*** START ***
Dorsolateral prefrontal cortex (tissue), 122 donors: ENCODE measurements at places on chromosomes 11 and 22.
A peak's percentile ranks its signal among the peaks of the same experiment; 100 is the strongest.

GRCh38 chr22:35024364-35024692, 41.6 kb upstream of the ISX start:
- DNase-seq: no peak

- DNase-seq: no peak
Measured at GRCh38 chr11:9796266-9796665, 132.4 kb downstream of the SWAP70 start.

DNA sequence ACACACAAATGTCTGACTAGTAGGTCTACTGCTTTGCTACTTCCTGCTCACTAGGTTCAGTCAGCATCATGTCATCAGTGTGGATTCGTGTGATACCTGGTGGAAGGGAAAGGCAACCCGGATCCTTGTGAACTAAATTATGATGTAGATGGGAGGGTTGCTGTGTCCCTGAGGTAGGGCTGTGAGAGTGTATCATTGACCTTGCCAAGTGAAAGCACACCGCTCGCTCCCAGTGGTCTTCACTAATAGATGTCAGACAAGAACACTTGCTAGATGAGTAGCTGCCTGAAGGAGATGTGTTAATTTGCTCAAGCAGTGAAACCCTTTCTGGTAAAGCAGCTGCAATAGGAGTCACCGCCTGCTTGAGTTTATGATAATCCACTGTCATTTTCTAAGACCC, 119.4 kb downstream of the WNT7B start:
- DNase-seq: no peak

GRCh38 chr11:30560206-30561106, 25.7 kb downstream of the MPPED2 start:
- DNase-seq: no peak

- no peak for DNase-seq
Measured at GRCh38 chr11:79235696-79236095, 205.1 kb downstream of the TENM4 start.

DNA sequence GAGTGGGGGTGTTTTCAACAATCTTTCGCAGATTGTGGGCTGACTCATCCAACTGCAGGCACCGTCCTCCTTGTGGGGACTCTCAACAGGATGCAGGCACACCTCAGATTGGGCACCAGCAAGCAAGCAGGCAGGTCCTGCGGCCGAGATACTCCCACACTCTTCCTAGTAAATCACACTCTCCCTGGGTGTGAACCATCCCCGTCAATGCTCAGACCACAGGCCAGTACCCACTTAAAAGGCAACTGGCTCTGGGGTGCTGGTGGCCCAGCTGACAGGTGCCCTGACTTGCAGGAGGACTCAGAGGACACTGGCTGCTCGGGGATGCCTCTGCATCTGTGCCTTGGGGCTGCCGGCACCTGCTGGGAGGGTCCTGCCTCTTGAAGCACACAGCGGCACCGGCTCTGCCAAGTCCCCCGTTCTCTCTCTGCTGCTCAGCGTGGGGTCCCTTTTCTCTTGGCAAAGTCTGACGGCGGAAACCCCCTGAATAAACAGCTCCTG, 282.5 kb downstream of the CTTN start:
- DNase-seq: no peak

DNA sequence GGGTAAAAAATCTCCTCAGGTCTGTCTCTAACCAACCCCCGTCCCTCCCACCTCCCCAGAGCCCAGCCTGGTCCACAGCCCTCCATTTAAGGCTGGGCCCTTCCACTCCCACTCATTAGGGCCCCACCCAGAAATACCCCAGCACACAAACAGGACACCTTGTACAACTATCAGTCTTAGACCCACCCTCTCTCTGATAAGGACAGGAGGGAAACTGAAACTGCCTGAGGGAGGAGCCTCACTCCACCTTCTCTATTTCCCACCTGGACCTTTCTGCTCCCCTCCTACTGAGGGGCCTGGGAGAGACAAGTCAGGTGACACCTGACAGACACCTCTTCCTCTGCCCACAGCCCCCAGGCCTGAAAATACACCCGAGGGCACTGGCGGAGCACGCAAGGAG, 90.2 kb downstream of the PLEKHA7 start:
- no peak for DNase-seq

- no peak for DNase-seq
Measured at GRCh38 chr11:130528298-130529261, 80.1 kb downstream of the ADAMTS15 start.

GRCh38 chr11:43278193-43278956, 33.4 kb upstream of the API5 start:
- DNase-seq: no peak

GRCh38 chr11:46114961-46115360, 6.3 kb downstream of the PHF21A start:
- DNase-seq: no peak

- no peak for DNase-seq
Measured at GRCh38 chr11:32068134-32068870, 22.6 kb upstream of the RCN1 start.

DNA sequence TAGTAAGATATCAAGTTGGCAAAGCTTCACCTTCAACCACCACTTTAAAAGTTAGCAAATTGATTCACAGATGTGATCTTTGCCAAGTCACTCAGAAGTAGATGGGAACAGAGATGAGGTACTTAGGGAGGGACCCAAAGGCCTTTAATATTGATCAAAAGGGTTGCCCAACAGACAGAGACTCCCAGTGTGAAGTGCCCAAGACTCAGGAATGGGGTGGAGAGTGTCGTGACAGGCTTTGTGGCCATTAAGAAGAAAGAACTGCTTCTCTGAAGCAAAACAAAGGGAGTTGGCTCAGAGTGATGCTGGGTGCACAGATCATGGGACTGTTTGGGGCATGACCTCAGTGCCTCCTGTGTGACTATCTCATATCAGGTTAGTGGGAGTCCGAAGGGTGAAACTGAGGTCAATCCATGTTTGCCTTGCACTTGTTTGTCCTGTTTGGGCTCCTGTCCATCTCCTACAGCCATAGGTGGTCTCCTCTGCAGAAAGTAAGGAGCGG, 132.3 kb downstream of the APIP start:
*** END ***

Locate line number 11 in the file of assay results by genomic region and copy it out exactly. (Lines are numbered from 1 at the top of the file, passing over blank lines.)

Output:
- no peak for DNase-seq